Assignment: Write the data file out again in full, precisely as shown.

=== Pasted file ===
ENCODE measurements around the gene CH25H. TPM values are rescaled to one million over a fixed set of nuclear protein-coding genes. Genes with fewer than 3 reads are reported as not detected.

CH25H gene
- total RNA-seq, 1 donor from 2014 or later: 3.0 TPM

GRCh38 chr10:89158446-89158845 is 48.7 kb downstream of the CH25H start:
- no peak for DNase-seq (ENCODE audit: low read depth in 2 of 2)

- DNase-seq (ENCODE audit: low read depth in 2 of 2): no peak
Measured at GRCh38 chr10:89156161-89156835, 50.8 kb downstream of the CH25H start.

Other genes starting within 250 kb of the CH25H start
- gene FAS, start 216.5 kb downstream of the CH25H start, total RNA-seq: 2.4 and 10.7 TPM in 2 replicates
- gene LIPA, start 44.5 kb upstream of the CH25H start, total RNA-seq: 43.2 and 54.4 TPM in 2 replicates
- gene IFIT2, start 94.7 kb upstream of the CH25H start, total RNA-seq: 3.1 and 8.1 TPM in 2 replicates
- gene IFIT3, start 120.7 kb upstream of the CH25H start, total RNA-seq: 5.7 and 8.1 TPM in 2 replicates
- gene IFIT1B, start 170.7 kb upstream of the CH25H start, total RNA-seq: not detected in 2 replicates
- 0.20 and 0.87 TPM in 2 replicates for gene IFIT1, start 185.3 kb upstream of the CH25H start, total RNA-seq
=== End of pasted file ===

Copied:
ENCODE measurements around the gene CH25H. TPM values are rescaled to one million over a fixed set of nuclear protein-coding genes. Genes with fewer than 3 reads are reported as not detected.

CH25H gene
- total RNA-seq, 1 donor from 2014 or later: 3.0 TPM

GRCh38 chr10:89158446-89158845 is 48.7 kb downstream of the CH25H start:
- no peak for DNase-seq (ENCODE audit: low read depth in 2 of 2)

- DNase-seq (ENCODE audit: low read depth in 2 of 2): no peak
Measured at GRCh38 chr10:89156161-89156835, 50.8 kb downstream of the CH25H start.

Other genes starting within 250 kb of the CH25H start
- gene FAS, start 216.5 kb downstream of the CH25H start, total RNA-seq: 2.4 and 10.7 TPM in 2 replicates
- gene LIPA, start 44.5 kb upstream of the CH25H start, total RNA-seq: 43.2 and 54.4 TPM in 2 replicates
- gene IFIT2, start 94.7 kb upstream of the CH25H start, total RNA-seq: 3.1 and 8.1 TPM in 2 replicates
- gene IFIT3, start 120.7 kb upstream of the CH25H start, total RNA-seq: 5.7 and 8.1 TPM in 2 replicates
- gene IFIT1B, start 170.7 kb upstream of the CH25H start, total RNA-seq: not detected in 2 replicates
- 0.20 and 0.87 TPM in 2 replicates for gene IFIT1, start 185.3 kb upstream of the CH25H start, total RNA-seq